From the very first minute of the second season of “Bonding,” the show reveals itself to be startlingly self-aware, as if the first season were something that had happened to it in another life, or a child that it’s been unwillingly charged with.
The season opens with Tiff (Zoe Levin) and Pete (Brendan Scannell) in a dungeon waiting to learn if they have been forgiven by the New York domme community for their grave lack of judgment in the season finale’s disastrous house call. Here, we are introduced to Tiff’s former mentor Mistress Mira (Nana Mensah), a no-nonsense woman who now runs a training school for dominatrixes. She offers Tiff a chance to join her dungeon if she and Pete complete her course “Domme 101.”
At first, the two laugh at the offer. How could they be in an introductory course? Yet, when looking back on the events of the previous season, the answer is obvious not only to the audience, but to Mistress Mira and eventually Tiff herself. Tiff’s recklessness, resulting in a near-death experience for her and Pete, a stabbing in self-defense and a subsequent police chase, could have been easily avoided had she done the proper vetting for her clients.
This is the season’s strength. The first season was a fun romp, but it was also effectively a buddy-comedy set in a dungeon. It was cute and touching, but hardly any sort of serious exploration into the world of a dominatrix. The second season looks back on that first season and asks, “What were you thinking?”
And the focus on growth doesn’t end with the dungeon. Before, Tiff treated Doug, her psychology classmate, as a sort of annoying puppy who followed her around, but now that they are dating, she is forced to learn that Doug is a real person with a past who deserves to be treated as such. In this way, Tiff finally opens herself up to facing her flaws and her traumas; the season not only ends with Tiff finding acceptance in her role as a dominatrix but also as well as someone with a past of her own. It’s an incredible moment from Levin, showcasing her ability not only to play a disgusted (and comical) domineering presence, but also to bring a more sensitive and nuanced approach to Tiff.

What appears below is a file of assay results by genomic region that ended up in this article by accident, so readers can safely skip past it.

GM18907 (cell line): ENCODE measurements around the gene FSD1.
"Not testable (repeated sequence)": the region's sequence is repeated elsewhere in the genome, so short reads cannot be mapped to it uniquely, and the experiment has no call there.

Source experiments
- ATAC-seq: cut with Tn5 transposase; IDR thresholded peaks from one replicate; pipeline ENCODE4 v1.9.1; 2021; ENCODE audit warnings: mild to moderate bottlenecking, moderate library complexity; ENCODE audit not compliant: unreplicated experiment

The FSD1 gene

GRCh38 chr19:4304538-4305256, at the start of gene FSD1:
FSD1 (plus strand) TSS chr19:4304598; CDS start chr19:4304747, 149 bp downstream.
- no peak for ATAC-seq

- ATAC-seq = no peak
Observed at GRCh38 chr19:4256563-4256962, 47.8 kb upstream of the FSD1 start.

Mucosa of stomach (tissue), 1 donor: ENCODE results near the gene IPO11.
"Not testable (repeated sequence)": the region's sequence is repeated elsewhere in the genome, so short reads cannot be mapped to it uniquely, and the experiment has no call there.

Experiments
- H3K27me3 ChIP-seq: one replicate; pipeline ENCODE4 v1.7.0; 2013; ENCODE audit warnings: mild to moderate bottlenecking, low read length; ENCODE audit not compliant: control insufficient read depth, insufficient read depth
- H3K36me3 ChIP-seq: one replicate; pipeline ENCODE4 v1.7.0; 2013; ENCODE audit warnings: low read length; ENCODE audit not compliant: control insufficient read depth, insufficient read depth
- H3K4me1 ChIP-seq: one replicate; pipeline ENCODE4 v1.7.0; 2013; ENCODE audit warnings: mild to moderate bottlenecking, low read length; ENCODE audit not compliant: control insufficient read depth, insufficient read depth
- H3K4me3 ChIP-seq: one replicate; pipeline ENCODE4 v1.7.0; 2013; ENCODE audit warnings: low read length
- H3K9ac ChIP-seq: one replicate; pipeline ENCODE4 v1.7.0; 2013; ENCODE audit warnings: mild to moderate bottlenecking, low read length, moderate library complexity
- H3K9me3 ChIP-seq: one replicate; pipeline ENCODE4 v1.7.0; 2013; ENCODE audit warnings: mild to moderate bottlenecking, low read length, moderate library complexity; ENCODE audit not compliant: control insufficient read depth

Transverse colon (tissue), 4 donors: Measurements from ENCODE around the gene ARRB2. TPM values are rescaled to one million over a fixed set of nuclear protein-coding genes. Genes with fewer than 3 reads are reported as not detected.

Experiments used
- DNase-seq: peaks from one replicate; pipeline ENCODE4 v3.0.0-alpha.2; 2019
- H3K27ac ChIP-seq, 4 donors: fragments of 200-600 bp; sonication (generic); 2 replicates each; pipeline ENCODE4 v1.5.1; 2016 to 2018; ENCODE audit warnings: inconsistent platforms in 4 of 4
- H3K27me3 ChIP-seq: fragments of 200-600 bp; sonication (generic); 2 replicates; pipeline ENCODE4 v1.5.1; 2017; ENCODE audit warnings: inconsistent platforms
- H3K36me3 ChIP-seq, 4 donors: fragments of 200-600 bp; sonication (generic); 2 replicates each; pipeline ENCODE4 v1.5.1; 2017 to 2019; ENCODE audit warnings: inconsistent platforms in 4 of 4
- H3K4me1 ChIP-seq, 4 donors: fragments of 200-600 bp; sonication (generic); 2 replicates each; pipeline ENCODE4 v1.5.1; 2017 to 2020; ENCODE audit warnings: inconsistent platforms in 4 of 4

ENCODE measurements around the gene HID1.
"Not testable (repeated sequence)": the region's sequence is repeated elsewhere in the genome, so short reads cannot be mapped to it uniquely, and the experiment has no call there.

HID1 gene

Pete’s arc in the first season concerned finding his voice on the comedy stage and coming to terms with his romantic past with Tiff in order to find a path forward in friendship. Whereas before being a dominatrix’s assistant was a challenge that pushed Pete out of his comfort zone and forced him to build his self-confidence, he now treats it as an endless joke to be used in his comedy routine. When Tiff and Pete are given a second chance to rebuild their reputations in the dungeon community, Pete jeopardizes it by focusing on trying to make Tiff laugh, which nearly results in Mistress Mira kicking them both out of class.
But the jokes don’t stop there. In the penultimate episode, Pete goes into his set poking fun at Tiff and the dungeon community more broadly, which scores Pete an agent and a slot on “The Latest Show.” Tiff explicitly tells Pete that he is making a mockery of a community he is not really a part of and that performing it on national television could do great harm to people who are already struggling for respect and understanding. While Pete’s actions suggest single-mindedness, shots of Scannell in between conversations, particularly in the comedy club, show all the doubt and second-guessing beneath the surface, bringing a dark undercurrent to what was previously a slapstick bit.
While this moment shows that Pete has failed to grow and consider the consequences of his actions more broadly, it does show that the second season of “Bonding” has done just that. Where once the dungeon was a quirky backdrop, it is now the focal point in a show concerned with questions of sex work, consent, power and confronting past mistakes. If given the opportunity to make a third season, it is clear that there will be a lot of material to work with, from Pete’s budding comedy career to Tiff’s new managerial position.